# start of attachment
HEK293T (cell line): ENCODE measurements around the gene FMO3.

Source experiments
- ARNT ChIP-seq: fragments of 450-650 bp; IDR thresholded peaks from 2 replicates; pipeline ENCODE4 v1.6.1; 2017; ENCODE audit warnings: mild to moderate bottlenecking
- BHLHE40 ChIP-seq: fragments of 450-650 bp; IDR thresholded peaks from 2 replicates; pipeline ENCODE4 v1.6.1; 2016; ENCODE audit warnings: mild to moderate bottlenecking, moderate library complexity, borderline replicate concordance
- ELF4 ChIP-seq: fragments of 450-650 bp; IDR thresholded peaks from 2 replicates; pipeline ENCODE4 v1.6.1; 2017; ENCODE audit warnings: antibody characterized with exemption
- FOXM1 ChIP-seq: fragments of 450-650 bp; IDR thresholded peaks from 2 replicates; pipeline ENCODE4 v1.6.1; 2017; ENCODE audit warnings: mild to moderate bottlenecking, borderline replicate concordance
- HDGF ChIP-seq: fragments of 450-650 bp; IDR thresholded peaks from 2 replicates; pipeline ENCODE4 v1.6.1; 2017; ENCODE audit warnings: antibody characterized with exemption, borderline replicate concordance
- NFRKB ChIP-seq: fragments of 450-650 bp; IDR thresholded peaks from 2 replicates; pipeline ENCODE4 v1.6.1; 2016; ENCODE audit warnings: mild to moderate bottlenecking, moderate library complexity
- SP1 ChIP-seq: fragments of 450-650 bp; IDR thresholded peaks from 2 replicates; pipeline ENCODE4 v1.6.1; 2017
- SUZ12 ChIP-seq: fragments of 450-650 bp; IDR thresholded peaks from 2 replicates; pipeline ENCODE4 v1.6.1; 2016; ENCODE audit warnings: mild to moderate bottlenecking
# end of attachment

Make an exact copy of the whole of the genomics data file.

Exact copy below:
HEK293T (cell line): ENCODE measurements around the gene FMO3.

Source experiments
- ARNT ChIP-seq: fragments of 450-650 bp; IDR thresholded peaks from 2 replicates; pipeline ENCODE4 v1.6.1; 2017; ENCODE audit warnings: mild to moderate bottlenecking
- BHLHE40 ChIP-seq: fragments of 450-650 bp; IDR thresholded peaks from 2 replicates; pipeline ENCODE4 v1.6.1; 2016; ENCODE audit warnings: mild to moderate bottlenecking, moderate library complexity, borderline replicate concordance
- ELF4 ChIP-seq: fragments of 450-650 bp; IDR thresholded peaks from 2 replicates; pipeline ENCODE4 v1.6.1; 2017; ENCODE audit warnings: antibody characterized with exemption
- FOXM1 ChIP-seq: fragments of 450-650 bp; IDR thresholded peaks from 2 replicates; pipeline ENCODE4 v1.6.1; 2017; ENCODE audit warnings: mild to moderate bottlenecking, borderline replicate concordance
- HDGF ChIP-seq: fragments of 450-650 bp; IDR thresholded peaks from 2 replicates; pipeline ENCODE4 v1.6.1; 2017; ENCODE audit warnings: antibody characterized with exemption, borderline replicate concordance
- NFRKB ChIP-seq: fragments of 450-650 bp; IDR thresholded peaks from 2 replicates; pipeline ENCODE4 v1.6.1; 2016; ENCODE audit warnings: mild to moderate bottlenecking, moderate library complexity
- SP1 ChIP-seq: fragments of 450-650 bp; IDR thresholded peaks from 2 replicates; pipeline ENCODE4 v1.6.1; 2017
- SUZ12 ChIP-seq: fragments of 450-650 bp; IDR thresholded peaks from 2 replicates; pipeline ENCODE4 v1.6.1; 2016; ENCODE audit warnings: mild to moderate bottlenecking